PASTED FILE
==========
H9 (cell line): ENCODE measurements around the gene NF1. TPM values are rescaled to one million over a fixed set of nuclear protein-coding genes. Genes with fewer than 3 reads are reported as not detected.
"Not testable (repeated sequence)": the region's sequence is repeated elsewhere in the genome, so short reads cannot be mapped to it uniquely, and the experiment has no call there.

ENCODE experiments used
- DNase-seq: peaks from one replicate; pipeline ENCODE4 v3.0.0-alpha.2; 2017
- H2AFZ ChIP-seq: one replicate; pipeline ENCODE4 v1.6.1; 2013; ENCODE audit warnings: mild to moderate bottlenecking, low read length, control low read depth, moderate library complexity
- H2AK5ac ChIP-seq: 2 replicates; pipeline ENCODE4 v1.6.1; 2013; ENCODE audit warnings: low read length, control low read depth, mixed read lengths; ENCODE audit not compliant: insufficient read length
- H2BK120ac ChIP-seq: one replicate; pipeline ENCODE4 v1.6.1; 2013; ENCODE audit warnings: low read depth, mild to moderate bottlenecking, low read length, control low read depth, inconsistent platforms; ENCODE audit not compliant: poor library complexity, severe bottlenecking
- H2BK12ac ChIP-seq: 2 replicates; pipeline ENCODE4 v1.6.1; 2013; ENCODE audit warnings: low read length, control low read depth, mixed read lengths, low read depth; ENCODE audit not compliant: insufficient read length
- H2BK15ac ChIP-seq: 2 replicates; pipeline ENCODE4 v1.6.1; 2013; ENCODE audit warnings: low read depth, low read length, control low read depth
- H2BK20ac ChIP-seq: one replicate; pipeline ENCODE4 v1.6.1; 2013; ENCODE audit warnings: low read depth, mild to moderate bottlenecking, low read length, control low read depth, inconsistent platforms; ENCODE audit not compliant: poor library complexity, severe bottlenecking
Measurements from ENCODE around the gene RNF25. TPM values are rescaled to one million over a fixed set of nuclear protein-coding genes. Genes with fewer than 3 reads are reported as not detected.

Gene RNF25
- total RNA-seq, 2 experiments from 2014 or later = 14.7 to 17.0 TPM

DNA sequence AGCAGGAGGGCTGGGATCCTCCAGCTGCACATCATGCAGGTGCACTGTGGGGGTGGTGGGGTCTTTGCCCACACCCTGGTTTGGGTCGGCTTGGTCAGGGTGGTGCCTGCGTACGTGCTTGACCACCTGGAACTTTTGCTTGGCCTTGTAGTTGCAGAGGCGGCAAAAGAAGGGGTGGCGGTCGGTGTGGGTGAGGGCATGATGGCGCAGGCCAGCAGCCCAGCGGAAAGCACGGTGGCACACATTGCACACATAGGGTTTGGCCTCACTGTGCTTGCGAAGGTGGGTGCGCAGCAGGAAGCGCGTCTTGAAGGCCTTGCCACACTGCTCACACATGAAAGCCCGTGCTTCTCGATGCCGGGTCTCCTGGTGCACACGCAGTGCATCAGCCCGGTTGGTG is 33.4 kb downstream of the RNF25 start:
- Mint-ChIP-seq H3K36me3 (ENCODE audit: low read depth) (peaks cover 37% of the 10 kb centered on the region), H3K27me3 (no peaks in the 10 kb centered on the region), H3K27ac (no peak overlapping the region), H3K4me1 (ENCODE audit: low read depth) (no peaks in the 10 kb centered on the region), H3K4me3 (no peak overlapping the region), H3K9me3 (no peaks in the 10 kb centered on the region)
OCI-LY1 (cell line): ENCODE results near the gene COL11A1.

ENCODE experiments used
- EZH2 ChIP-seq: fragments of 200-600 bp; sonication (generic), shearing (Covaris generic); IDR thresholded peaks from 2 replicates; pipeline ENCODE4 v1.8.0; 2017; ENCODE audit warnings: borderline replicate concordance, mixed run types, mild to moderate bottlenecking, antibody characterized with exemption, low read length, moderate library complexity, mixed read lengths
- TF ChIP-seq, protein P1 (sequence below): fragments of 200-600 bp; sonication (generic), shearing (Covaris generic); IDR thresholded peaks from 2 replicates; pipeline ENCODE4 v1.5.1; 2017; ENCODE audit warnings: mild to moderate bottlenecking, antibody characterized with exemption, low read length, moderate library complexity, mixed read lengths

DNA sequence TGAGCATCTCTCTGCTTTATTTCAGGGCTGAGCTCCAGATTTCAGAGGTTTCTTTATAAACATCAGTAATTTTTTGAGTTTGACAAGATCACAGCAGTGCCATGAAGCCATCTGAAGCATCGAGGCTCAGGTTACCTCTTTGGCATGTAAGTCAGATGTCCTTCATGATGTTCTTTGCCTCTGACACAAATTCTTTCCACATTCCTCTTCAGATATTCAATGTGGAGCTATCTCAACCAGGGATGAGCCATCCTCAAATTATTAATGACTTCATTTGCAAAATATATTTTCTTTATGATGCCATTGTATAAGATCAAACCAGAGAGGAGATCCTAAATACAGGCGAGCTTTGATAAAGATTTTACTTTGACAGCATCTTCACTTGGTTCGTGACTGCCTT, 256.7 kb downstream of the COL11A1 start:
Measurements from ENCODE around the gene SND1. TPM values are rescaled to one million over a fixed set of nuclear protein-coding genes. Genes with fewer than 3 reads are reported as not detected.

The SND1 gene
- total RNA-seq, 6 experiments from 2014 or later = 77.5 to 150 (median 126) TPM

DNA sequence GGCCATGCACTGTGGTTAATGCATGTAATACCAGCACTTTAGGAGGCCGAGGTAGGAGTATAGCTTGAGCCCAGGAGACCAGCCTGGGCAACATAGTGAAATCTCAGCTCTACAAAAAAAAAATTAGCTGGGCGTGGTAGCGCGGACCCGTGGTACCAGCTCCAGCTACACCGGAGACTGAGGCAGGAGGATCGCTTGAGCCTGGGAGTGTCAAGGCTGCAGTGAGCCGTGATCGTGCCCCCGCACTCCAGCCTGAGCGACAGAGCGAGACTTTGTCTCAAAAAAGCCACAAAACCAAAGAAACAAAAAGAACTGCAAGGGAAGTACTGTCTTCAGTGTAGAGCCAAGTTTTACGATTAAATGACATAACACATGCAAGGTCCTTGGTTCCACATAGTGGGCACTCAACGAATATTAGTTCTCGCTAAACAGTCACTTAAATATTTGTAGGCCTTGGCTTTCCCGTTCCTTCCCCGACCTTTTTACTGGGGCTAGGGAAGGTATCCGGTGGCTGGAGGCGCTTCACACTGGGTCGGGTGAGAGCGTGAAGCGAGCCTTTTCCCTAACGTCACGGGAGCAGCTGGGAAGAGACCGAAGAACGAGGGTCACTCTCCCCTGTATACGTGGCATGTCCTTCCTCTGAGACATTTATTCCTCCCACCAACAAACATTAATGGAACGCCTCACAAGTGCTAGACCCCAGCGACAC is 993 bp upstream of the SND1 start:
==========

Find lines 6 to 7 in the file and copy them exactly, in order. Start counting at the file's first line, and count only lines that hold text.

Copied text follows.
- H2AK5ac ChIP-seq: 2 replicates; pipeline ENCODE4 v1.6.1; 2013; ENCODE audit warnings: low read length, control low read depth, mixed read lengths; ENCODE audit not compliant: insufficient read length
- H2BK120ac ChIP-seq: one replicate; pipeline ENCODE4 v1.6.1; 2013; ENCODE audit warnings: low read depth, mild to moderate bottlenecking, low read length, control low read depth, inconsistent platforms; ENCODE audit not compliant: poor library complexity, severe bottlenecking